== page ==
Etymology
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Words related to jealous

zeal (n.)

"passionate ardor in pursuit of an objective or course of action," late 14c., from Old French zel (Modern French zèle) and directly from Late Latin zelus "zeal, emulation" (source also of Italian zelo, Spanish celo), a Church word, from Greek zēlos "ardor, eager rivalry, emulation," "a noble passion" [Liddell & Scott], but also "jealousy;" from PIE *ya- "to seek, request, desire." From mid-15c. as "devotion."

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zealous (adj.)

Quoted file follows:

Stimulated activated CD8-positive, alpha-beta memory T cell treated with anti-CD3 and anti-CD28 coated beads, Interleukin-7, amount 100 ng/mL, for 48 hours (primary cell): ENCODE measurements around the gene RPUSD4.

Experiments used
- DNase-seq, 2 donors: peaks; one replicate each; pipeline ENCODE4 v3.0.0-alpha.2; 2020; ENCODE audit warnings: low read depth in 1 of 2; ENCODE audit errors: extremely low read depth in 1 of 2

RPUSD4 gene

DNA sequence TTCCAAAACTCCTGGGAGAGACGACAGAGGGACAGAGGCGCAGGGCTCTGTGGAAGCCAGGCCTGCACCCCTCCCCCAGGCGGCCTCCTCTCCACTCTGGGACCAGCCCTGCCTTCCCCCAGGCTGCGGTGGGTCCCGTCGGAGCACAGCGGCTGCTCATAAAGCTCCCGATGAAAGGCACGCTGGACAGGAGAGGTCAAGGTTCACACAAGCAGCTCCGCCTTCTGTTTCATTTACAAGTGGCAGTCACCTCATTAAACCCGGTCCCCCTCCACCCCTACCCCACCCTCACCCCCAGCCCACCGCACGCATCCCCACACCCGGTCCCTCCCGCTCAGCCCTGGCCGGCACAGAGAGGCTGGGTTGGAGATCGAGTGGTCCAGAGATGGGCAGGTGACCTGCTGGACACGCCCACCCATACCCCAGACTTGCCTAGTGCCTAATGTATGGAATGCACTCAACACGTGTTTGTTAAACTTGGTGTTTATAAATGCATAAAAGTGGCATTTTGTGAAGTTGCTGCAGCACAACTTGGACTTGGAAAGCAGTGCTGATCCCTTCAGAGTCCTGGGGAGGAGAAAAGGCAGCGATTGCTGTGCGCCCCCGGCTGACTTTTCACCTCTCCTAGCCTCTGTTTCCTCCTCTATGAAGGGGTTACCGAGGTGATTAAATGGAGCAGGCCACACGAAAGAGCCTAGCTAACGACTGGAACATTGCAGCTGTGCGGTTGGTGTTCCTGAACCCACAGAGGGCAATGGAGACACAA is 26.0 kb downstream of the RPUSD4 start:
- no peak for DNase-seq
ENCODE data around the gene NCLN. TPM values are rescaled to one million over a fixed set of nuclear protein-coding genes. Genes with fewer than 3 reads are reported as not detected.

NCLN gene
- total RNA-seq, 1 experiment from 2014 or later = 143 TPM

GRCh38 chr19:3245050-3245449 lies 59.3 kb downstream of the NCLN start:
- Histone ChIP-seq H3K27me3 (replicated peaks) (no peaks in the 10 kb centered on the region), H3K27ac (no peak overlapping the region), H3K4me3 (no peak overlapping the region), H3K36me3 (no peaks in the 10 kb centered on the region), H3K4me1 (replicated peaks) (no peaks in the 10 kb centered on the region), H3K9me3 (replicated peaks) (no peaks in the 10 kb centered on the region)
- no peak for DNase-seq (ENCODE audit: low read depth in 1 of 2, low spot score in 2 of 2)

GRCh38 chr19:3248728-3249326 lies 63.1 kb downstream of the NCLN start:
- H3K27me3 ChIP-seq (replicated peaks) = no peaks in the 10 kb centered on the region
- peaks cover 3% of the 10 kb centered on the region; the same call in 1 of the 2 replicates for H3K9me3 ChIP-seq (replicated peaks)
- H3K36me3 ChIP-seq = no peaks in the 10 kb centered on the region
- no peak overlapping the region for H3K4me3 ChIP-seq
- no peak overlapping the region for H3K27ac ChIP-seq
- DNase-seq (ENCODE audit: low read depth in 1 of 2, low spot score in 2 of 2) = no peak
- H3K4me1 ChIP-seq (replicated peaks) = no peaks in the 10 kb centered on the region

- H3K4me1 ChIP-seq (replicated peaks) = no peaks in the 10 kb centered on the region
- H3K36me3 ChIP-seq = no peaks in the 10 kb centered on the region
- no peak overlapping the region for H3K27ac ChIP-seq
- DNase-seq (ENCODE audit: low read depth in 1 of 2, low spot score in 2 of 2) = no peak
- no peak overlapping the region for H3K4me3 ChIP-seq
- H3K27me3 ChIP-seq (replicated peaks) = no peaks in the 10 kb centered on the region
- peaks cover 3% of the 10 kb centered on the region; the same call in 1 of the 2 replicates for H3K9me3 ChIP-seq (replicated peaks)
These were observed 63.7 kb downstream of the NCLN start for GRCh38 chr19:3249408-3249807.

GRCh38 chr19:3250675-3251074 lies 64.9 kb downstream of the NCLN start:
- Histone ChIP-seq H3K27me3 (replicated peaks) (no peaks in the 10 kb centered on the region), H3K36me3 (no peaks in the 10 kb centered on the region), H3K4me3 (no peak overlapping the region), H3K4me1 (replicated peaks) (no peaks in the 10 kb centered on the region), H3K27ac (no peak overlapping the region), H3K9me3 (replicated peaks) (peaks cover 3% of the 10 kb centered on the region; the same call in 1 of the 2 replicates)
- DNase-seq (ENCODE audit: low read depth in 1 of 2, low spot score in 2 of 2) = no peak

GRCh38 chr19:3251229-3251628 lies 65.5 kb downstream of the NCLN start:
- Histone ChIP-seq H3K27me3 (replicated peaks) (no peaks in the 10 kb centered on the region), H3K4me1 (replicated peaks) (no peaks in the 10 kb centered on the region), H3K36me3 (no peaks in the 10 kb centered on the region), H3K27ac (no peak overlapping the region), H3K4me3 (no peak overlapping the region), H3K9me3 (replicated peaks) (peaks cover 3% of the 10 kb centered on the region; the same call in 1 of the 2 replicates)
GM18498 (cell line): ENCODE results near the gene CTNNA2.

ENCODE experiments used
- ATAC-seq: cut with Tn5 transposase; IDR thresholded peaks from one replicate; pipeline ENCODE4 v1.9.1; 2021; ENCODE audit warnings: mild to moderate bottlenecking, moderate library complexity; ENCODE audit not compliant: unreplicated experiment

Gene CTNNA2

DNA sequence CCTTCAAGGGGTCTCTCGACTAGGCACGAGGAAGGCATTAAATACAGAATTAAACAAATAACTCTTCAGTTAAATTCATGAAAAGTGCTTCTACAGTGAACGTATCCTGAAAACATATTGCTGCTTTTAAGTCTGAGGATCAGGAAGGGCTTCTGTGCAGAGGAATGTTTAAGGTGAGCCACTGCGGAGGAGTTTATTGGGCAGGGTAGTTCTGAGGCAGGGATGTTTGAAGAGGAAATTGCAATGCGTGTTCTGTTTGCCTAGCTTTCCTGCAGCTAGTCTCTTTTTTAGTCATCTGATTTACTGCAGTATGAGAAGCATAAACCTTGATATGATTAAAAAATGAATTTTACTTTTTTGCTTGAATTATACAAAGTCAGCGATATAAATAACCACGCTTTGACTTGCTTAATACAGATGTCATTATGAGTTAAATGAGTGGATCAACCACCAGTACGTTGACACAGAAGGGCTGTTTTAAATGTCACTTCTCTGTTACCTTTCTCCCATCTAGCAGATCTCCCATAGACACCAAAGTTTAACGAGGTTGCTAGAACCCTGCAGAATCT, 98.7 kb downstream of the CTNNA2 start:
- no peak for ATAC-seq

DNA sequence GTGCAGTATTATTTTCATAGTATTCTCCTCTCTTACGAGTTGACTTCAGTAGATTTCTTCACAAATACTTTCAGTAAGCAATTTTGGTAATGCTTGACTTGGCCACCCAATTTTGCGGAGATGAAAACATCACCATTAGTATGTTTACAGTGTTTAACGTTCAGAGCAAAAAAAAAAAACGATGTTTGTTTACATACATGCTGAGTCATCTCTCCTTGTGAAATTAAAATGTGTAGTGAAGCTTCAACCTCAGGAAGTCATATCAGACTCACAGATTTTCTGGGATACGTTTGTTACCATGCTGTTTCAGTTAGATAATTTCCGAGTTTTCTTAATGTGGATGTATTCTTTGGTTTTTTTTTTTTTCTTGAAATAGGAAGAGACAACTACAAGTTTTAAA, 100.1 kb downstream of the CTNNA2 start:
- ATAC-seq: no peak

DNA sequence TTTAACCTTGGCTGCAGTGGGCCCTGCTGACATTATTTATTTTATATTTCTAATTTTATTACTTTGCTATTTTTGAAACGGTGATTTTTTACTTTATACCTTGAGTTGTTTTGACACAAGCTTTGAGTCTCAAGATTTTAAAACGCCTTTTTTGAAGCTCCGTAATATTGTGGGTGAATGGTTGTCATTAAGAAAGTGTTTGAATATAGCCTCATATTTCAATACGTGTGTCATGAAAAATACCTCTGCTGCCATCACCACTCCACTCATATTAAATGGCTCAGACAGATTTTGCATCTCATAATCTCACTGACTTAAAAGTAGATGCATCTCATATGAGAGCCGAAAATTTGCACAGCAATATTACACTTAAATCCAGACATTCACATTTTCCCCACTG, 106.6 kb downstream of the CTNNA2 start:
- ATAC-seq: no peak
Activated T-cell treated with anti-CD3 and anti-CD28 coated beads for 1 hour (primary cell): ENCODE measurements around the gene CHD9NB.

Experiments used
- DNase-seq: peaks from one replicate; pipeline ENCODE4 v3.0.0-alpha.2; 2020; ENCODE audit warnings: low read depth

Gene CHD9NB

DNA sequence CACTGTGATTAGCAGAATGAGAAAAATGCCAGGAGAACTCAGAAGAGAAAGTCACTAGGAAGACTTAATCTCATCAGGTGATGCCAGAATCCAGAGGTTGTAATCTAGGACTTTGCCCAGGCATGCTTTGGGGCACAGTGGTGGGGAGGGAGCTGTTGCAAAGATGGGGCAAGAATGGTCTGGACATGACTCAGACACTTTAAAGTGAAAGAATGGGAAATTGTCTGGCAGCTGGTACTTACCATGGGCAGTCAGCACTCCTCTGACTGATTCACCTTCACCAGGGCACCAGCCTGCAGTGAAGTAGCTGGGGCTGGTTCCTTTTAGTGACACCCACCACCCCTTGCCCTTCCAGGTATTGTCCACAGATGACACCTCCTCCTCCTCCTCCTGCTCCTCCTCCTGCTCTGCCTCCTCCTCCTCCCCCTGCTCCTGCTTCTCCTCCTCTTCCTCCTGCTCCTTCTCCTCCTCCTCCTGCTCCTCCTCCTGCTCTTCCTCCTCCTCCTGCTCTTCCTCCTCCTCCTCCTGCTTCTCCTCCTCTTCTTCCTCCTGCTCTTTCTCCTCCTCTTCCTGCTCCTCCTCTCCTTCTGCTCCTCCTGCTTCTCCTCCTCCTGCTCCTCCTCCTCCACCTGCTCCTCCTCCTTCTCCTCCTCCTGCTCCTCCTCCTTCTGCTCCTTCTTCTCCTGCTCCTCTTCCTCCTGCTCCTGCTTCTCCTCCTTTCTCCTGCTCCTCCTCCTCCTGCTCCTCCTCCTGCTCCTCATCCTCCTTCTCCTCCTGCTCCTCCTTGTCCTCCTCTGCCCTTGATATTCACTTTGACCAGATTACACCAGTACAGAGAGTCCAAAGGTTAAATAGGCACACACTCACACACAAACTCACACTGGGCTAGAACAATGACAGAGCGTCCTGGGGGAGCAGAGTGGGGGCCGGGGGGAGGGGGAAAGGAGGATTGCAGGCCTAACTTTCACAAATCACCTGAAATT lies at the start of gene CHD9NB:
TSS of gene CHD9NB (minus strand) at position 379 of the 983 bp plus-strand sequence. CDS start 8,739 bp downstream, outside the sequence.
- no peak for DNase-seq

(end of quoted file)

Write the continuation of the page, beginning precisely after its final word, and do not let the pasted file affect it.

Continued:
"full of zeal" (in the service of a person or cause), 1520s, from Medieval Latin zelosus "full of zeal" (source of Italian zeloso, Spanish celoso), from zelus (see zeal). The sense "fervent, inspired" was earlier in English in jealous (late 14c.), which is the same word but come up through French. Related: Zealously, zealousness.
jealously (adv.)
late 14c., "in a zealous manner;" 1718, "in a suspicious and possessive manner," from jealous + -ly (2).
jealousy (n.)
c. 1200 in reference to sexual possessiveness and suspicion, from Old French jalousie "enthusiasm, love, longing; jealousy" (12c.), from jalos "keen, zealous; avaricious; jealous" (see jealous). Also sometimes in Middle English in a sense "solicitude, carefulness, regard," the connecting notion being "watchfulness." Meaning "zeal, fervor, devotion" is from late 14c.